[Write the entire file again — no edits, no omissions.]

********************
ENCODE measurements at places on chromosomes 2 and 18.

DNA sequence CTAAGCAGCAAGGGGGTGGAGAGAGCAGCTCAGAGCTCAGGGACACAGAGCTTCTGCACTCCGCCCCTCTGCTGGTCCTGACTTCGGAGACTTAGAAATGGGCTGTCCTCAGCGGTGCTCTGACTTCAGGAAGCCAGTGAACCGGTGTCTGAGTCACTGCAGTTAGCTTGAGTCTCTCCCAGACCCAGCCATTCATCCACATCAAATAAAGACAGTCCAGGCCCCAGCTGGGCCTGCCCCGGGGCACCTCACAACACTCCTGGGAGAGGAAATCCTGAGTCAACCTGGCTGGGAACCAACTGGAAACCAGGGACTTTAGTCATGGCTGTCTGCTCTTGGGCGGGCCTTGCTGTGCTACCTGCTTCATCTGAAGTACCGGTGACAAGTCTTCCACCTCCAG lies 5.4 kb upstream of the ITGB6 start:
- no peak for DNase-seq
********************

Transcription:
ENCODE measurements at places on chromosomes 2 and 18.

DNA sequence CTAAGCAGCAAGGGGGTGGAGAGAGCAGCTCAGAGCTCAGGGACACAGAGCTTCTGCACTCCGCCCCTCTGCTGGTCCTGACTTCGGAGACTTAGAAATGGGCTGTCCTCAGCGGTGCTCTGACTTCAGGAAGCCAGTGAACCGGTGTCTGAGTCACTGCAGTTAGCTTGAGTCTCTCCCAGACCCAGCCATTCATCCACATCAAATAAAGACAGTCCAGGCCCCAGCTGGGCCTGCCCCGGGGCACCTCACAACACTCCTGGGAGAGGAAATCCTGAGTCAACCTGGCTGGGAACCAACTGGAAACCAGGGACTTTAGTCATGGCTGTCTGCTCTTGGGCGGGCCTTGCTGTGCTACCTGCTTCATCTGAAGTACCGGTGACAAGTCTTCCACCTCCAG lies 5.4 kb upstream of the ITGB6 start:
- no peak for DNase-seq